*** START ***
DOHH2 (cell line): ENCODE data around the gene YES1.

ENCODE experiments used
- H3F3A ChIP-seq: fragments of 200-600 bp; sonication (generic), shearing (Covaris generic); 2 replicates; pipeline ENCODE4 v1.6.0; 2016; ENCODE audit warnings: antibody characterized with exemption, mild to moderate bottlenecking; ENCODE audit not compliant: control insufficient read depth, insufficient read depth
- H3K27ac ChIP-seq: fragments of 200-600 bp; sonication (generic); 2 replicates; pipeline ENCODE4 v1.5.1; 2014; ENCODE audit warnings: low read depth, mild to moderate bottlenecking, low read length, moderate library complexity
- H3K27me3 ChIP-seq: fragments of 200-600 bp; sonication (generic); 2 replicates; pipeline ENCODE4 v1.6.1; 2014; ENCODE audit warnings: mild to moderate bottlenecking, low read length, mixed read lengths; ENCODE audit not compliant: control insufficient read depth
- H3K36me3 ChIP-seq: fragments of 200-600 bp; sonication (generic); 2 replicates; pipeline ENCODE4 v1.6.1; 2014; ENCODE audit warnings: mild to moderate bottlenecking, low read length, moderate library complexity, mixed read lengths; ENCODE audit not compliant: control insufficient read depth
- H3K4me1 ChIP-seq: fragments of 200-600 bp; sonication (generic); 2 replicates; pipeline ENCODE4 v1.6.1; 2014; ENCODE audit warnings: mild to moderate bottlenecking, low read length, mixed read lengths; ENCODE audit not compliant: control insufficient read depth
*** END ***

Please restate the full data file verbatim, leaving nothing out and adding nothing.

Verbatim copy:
DOHH2 (cell line): ENCODE data around the gene YES1.

ENCODE experiments used
- H3F3A ChIP-seq: fragments of 200-600 bp; sonication (generic), shearing (Covaris generic); 2 replicates; pipeline ENCODE4 v1.6.0; 2016; ENCODE audit warnings: antibody characterized with exemption, mild to moderate bottlenecking; ENCODE audit not compliant: control insufficient read depth, insufficient read depth
- H3K27ac ChIP-seq: fragments of 200-600 bp; sonication (generic); 2 replicates; pipeline ENCODE4 v1.5.1; 2014; ENCODE audit warnings: low read depth, mild to moderate bottlenecking, low read length, moderate library complexity
- H3K27me3 ChIP-seq: fragments of 200-600 bp; sonication (generic); 2 replicates; pipeline ENCODE4 v1.6.1; 2014; ENCODE audit warnings: mild to moderate bottlenecking, low read length, mixed read lengths; ENCODE audit not compliant: control insufficient read depth
- H3K36me3 ChIP-seq: fragments of 200-600 bp; sonication (generic); 2 replicates; pipeline ENCODE4 v1.6.1; 2014; ENCODE audit warnings: mild to moderate bottlenecking, low read length, moderate library complexity, mixed read lengths; ENCODE audit not compliant: control insufficient read depth
- H3K4me1 ChIP-seq: fragments of 200-600 bp; sonication (generic); 2 replicates; pipeline ENCODE4 v1.6.1; 2014; ENCODE audit warnings: mild to moderate bottlenecking, low read length, mixed read lengths; ENCODE audit not compliant: control insufficient read depth